Overlooked during her lifetime, Carol Rama is enjoying a spectacular success two years after she died at the age of 97.
Currently the Palazzo Ca’Nova in Venice and the New Museum in New York are both showing the artist’s work.
Hailing from Turin, Carol Rama produced a remarkable body of work.
So how does one explain the lack of success during her lifetime? We might point to her unclassifiable work, with its stylistic changes every 10 years, or we might point to her Turin-based dealer Giancarlo Salzano who represented her between the 1970s and the 2000s and was more intellectual than commercially minded.
Nevertheless at the 2003 Venice Biennale Carol Rama was awarded a Golden Lion.
But the major turning point for her legacy was in France when in 2015 the Musée d’art moderne de la ville de Paris staged a remarkable retrospective of her work. (1)
Her watercolours in the ’30s take sexuality as their main theme. The images bring to mind Art Brut, only more delicate, as well as Louise Bourgeois’ watercolours, only more explicit.
Carol Rama explored numerous genres. Her fetishism for certain objects (such as shoes) could connect her to Pop Art, however her tormented figures resemble the expressionism of someone like Schiele.
After the war she also explored abstraction and, for a while, was able to be associated with Arte Povera after including tyres in her compositions (her home town of Turin is the Italian capital of car manufacturing).
It was at the Musée d’art Moderne de la ville de Paris that the New York dealer Fergus McCaffrey (who has made his mark on the recent international landscape by showing artists such as Sigmar Polke and activists from the Japanese Gutaï movement) discovered the true breadth of her work.
‘I became a keen collector before organising an exhibition containing 50 of her works last September,’ explains McCaffrey. ‘The reaction from the museum world was extraordinary. A combination of factors has seen her prices rise spectacularly. Nevertheless they remain ridiculously low compared to other male Italian artists from the same period, like Piero Manzoni,’ adds the New York dealer who is presenting some of her works at the Basel fair, priced at between $80,000 and $1 million.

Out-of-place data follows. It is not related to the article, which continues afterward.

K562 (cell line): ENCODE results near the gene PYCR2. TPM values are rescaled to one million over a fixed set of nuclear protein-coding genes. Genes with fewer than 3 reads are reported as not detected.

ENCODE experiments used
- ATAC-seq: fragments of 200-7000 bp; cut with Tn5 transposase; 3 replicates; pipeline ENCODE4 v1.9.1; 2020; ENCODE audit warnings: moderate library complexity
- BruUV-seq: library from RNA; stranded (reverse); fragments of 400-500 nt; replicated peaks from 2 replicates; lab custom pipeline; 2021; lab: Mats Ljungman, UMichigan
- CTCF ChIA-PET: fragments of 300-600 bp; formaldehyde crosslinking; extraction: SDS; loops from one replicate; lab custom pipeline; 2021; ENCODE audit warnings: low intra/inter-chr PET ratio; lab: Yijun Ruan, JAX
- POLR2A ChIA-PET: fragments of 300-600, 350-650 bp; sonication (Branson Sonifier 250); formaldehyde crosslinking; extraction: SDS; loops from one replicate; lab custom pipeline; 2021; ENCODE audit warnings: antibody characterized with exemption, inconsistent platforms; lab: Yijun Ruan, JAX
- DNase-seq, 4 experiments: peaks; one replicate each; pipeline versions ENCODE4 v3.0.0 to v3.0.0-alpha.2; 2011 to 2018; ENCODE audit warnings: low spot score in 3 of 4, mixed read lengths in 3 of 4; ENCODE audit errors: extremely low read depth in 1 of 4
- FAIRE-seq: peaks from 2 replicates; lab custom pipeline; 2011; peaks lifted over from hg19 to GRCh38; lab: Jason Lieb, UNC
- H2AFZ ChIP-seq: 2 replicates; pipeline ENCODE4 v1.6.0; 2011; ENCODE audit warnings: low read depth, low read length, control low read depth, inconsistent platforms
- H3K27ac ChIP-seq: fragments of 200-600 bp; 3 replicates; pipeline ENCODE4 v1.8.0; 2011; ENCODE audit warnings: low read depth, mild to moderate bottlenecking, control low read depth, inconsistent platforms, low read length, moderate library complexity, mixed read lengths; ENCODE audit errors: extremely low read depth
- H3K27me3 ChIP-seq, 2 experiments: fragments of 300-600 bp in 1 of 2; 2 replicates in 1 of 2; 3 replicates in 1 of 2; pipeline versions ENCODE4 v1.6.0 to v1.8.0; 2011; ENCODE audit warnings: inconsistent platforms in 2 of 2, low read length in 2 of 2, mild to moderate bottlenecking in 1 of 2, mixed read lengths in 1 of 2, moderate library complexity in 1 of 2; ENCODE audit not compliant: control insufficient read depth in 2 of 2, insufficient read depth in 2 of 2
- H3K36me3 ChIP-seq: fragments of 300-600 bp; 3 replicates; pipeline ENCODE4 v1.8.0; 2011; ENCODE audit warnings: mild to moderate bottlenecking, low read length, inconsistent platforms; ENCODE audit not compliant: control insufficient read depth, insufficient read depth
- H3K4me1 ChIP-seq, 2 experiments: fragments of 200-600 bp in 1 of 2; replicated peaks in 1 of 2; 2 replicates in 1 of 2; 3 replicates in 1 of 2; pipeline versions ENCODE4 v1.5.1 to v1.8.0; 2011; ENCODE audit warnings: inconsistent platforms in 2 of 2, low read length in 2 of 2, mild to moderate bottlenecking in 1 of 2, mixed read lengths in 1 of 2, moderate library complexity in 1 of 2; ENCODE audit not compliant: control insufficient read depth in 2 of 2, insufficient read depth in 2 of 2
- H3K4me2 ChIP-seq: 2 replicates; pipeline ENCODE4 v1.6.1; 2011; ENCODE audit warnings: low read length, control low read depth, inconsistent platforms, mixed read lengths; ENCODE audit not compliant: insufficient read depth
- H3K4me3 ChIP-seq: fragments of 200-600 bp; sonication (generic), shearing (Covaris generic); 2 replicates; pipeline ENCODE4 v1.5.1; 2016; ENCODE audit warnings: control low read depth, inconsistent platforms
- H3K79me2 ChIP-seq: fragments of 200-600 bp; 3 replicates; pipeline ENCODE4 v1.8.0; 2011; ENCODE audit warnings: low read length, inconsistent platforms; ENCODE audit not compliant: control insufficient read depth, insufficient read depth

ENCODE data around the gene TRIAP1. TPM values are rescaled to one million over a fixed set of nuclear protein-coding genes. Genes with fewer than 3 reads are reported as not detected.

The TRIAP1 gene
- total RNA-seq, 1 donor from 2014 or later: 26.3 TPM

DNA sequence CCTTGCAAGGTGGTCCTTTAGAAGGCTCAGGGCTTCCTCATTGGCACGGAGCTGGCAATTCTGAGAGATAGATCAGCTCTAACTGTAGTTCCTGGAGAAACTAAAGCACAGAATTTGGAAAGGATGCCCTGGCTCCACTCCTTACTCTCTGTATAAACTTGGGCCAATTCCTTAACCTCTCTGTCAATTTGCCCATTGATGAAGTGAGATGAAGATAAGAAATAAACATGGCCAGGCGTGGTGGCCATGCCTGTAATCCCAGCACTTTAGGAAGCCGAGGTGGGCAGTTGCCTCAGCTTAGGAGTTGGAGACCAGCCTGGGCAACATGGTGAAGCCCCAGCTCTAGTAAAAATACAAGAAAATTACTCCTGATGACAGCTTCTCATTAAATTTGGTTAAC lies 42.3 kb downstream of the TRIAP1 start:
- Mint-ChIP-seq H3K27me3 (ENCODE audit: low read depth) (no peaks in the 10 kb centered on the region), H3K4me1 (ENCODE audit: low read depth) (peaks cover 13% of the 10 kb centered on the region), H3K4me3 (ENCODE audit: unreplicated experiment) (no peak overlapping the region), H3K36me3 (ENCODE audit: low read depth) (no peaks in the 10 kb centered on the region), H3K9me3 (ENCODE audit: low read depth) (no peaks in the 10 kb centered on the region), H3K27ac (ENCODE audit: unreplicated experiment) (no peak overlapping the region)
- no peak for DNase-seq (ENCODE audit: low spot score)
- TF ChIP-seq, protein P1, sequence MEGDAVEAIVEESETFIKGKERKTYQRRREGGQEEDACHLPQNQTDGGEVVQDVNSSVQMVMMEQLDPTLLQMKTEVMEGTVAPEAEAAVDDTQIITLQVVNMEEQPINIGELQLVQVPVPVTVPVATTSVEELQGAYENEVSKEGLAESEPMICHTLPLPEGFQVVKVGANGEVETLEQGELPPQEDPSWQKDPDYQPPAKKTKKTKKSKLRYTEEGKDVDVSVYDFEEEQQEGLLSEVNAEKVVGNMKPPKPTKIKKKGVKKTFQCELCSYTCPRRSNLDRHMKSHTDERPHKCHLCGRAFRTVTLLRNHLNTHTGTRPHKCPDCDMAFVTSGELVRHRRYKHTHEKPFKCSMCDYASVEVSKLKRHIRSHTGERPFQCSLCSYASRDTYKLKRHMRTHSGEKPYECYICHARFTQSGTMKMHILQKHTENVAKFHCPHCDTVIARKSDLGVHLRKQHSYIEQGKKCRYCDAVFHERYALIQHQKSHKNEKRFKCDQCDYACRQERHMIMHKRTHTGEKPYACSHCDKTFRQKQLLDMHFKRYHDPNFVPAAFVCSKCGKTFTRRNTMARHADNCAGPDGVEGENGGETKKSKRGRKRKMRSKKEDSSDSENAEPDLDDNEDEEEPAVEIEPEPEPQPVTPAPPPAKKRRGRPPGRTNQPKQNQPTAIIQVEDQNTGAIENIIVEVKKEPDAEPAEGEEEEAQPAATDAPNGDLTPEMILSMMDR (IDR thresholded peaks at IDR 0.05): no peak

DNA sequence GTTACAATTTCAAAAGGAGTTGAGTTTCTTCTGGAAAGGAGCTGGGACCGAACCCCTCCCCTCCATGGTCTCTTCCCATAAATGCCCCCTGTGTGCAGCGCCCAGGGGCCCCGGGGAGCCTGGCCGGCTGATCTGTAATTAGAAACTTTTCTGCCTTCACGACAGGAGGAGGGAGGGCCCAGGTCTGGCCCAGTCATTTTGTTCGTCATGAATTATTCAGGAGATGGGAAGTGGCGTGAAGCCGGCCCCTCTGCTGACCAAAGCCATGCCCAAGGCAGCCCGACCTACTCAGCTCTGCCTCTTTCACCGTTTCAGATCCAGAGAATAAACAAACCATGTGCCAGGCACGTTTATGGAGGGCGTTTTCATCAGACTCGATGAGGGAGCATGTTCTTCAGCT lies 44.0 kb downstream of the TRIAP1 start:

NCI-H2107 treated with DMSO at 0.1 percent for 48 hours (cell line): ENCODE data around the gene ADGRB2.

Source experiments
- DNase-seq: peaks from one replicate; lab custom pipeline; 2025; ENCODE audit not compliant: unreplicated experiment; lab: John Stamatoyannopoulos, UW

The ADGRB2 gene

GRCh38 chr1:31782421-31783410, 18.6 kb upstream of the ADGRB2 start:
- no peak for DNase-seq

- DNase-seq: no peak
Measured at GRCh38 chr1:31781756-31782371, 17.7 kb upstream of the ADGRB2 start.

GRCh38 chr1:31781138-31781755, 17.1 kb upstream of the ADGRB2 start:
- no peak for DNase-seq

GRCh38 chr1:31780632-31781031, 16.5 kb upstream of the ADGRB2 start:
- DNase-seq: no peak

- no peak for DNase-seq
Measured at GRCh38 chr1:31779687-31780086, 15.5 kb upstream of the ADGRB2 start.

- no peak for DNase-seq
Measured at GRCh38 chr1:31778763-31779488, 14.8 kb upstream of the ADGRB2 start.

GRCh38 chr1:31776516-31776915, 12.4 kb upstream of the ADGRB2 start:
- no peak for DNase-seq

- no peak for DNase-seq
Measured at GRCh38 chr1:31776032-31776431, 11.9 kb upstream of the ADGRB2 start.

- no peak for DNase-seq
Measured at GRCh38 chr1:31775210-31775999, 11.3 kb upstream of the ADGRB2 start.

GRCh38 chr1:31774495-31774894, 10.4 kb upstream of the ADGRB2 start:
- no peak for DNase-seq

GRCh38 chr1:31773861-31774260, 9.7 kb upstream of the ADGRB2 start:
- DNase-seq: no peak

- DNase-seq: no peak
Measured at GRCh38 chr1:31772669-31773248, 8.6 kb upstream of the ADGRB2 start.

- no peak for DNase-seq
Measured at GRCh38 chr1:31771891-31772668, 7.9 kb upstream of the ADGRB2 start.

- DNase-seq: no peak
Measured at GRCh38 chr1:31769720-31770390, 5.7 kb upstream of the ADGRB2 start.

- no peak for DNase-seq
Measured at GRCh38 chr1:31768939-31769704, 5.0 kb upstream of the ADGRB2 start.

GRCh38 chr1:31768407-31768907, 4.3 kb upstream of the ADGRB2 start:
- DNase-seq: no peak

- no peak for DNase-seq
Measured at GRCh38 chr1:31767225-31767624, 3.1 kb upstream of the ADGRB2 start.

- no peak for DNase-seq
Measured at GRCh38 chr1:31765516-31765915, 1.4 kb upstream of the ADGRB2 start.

According to the databank Artprice, the prices achieved at auction are substantially lower than in galleries.
The record price at auction, in 2016, is 272,700 euros for a 1975 work.
What we see is a market that is rapidly evolving.
In 2016 for example 30 works by the Turin artist came to auction, compared with 12 in 2015, and only 8 in 2014.
As of June 2015, the highest sum paid at auction for Carol Rama was 80,600 euros.
Last summer Dominique Levy’s influential gallery with locations in New York, Los Angeles and London (prior to it becoming Levy-Gorvy last December) announced that it would be representing the artist in collaboration with Berlin’s Galerie Isabella Bortolozzi and as agreed with the Carol Rama archives.
‘Strictly speaking there is no Carol Rama estate,’ notes McCaffrey. The Carol Rama archives contain no works. They’re responsible for authenticating her work.’
Two of the members of Archivio Carol Rama, founded in 2010 and responsible for authoring the catalogue raisonné for the past three years, Cristina Mundici and Raffaella Roddolo, explained the roles assigned to them:
They spoke about how during her life Carol Rama lived in poverty in Turin.
‘She was in the habit of swapping paintings for all kinds of things. She did it with the greengrocer and the hairdresser. All these people, with almost no knowledge of art, now own Carol Ramas.’
At ArtBasel, Isabella Bortolozzi who has been working with Carol Rama’s art for 10 years, will be selling her works for between 30,000 and 300,000 euros.
‘Her prices have risen significantly but she remains more affordable than other young artists I represent like Oscar Murillo (born 1986).’
Isabella Bortolozzi observes that the value of Rama’s artworks depends on a conjunction of elements including their pedigree and the period when they were made.
According to her, the most sought-after work are the 1930s erotic drawings and the work with the tyres from the ’70s.
Isabella Bortolozzi also says that the ‘Belle Arti’, the Italian academy of fine arts, will assess the possibility of transforming Carol Rama’s apartment in Turin into a museum, complete with its entire contents. A way of understanding this extraordinary universe.
In the excellent exhibition catalogue from 2015 in Paris, the Spanish philosopher Paul B. Preciado wrote,
‘Amputated from history in 1945, Rama’s work would reappear at a later date, insistently and painfully, like a phantom limb.’
A prophetic thought.
-Until 28 June. Carol Rama. Space Even More Than Time. Palazzo Ca’Nova. Venice. www.archiviocarolrama.org
-Until 10 September. Carol Rama. Antibodies. www.newmuseum.org
(1) In collaboration with Macba Barcelona, Galleria Civica d’Arte Moderna in Turin and Espoo Museum of Modern Art, Finland